Everything you need to know about Turkey’s constitutional reform

NURBANU KIZIL
ISTANBUL
Published 18.01.2017 00:00
Updated 18.01.2017 14:38
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The constitutional amendment proposal, which is expected to be put to referendum after receiving Parliament's approval and change the fate of Turkey's political future, will bring stability and put an end to decades of political crises that paralyzed the country, supporters of the amendment have said.

Referred to as the 'Turkish-style presidency,' the constitutional change will bring about a number of reforms, and replace the current parliamentary system in which the president serves only as a ceremonial figurehead alongside a prime minister, with a presidential system, which will allow the president to become the sole executive head of state in the country.

Contrary to claims by the opposition that the constitutional reform aims to establish a one-man rule and change the regime in Turkey, many politicians and columnists have highlighted that the reforms aim to solve the problems of the existing system, which has been a matter of political debate for decades.

"We know that the constitutional change proposal has been prepared taking into consideration decades of debates and repetitive political crises," Nebi Mis, who is a political research director at the Ankara-based think tank the Foundation for Political, Economic and Social Research (SETA), wrote in his column at Türkiye daily, noting that it is obvious that the proposal has been prepared under a framework which aims to prevent such crises from being repeated in the future.

Under the proposed system, a number of changes will be made in the legislative branch; increasing the number of lawmakers to 600 from 500, and lowering the age of candidacy to become a lawmaker from 25 to 18. Presidential and parliamentary elections will also simultaneously be held every five years, while the Parliament will retain its prerogative to legislate, amend and annul, as well as make calls for debates, submit question motions and conduct parliamentary inquiries.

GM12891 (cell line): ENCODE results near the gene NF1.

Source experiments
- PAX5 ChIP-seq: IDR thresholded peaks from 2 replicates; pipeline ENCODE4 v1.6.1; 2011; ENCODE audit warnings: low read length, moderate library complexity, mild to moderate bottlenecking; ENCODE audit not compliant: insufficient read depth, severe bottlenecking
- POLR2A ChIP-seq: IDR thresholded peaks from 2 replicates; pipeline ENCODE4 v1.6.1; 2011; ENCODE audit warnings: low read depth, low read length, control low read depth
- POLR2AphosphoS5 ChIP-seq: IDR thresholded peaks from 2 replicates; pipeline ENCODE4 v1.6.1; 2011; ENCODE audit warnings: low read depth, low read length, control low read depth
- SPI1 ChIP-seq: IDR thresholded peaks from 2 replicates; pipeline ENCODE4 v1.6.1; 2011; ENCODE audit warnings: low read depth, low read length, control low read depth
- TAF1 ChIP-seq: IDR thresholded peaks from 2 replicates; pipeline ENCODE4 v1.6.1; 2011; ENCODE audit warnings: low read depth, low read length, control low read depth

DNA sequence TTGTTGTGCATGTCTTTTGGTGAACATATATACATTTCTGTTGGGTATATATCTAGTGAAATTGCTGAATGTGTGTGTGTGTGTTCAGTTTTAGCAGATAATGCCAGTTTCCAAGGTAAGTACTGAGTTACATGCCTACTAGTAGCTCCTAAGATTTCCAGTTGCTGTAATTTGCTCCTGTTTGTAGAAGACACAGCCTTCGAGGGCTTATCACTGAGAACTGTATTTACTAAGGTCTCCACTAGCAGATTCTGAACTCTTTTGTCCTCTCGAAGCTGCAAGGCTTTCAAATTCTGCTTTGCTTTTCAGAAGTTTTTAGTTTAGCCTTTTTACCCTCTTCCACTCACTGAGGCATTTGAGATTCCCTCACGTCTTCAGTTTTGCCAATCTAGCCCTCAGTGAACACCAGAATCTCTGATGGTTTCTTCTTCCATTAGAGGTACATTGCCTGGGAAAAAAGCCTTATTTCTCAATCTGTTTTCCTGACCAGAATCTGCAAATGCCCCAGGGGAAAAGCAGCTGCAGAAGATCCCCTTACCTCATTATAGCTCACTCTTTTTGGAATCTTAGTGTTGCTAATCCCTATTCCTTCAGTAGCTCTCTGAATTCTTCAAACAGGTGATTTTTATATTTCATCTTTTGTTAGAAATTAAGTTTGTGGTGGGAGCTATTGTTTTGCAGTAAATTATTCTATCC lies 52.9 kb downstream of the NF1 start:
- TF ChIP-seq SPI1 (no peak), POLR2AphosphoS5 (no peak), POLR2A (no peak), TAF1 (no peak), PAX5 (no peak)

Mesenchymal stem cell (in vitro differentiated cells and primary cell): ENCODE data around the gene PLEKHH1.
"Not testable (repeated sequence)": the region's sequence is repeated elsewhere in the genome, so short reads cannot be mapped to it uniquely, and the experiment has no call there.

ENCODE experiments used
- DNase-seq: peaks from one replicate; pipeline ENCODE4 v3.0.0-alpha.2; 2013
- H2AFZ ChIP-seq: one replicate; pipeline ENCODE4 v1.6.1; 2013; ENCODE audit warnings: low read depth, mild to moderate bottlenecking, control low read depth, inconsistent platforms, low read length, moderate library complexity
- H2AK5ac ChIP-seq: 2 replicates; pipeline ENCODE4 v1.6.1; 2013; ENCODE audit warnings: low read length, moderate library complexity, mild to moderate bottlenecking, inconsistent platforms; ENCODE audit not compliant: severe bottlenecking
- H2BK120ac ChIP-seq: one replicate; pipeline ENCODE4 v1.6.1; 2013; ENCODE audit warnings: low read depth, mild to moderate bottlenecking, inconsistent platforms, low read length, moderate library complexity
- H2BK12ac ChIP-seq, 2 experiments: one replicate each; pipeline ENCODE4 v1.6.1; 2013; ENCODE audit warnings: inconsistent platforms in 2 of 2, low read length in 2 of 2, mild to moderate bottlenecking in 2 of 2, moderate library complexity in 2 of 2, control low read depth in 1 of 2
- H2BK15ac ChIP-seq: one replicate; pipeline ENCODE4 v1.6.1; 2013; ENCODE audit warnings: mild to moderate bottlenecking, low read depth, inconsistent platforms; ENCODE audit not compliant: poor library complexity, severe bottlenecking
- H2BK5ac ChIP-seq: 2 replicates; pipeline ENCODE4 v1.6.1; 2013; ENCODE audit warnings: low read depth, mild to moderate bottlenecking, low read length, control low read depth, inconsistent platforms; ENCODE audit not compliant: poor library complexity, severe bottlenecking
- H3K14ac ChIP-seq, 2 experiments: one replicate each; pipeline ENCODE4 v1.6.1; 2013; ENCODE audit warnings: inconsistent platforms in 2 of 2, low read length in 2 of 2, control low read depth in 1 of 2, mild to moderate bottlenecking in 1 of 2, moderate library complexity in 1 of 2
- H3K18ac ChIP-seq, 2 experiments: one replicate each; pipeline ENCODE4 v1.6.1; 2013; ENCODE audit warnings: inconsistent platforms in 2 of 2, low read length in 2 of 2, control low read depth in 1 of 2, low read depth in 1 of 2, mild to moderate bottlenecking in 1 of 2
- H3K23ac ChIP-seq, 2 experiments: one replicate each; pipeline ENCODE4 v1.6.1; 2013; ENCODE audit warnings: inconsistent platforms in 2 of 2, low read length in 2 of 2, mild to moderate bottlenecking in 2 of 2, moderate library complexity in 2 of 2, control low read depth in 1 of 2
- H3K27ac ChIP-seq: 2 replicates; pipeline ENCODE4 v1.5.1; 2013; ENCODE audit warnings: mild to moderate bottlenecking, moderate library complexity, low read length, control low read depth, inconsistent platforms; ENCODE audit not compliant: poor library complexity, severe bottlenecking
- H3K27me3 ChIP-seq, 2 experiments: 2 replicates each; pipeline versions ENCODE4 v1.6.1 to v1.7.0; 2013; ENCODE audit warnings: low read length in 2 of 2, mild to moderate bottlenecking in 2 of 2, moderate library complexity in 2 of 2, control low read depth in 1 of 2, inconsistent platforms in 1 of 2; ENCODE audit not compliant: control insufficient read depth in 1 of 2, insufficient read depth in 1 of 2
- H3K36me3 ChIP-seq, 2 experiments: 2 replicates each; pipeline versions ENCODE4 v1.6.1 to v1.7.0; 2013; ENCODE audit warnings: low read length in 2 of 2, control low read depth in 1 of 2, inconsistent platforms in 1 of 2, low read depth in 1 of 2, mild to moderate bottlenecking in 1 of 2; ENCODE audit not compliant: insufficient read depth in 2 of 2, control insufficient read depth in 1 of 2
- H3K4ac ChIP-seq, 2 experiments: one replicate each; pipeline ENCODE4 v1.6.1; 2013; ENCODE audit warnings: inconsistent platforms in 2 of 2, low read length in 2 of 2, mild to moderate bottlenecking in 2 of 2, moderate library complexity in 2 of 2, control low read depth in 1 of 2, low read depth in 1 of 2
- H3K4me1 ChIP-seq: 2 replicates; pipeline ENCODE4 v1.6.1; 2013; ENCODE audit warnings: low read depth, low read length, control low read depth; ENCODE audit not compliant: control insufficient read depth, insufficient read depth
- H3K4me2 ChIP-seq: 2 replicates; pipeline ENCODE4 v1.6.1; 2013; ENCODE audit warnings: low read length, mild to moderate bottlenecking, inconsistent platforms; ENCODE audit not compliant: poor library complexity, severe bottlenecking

More importantly, the office of the prime minister and the cabinet will be abolished and the president will become the head of the executive branch.

He/she will be able to keep affiliation with a political party, while also being criminally liable. Furthermore, the president will be able to publish decrees, formulate a budget and appoint vice presidents and ministers. The proposal also prevents the election of a person as president more than twice.

Meanwhile, a number of changes will also be made to Turkey's Supreme Board of Judges and Prosecutors (HSYK). Accordingly, the justice ministry undersecretary is expected to have a permanent seat on the board, while four of the board's members will be selected by the president and seven others will be elected by Parliament. Experts have noted that the appointment of judiciary by democratically-elected persons will prevent bureaucratic exploitation.

With regards to constitutional courts, the number of seats will be reduced to 15 from 17, while military commissions and courts will be abolished.

Even though the constitutional reform draft proposes to change the system of governance, it aims to get rid of the 'last traces' of the system of tutelage and strengthen the rule of law and democracy, experts at SETA have said in an infographic published online (in Turkish).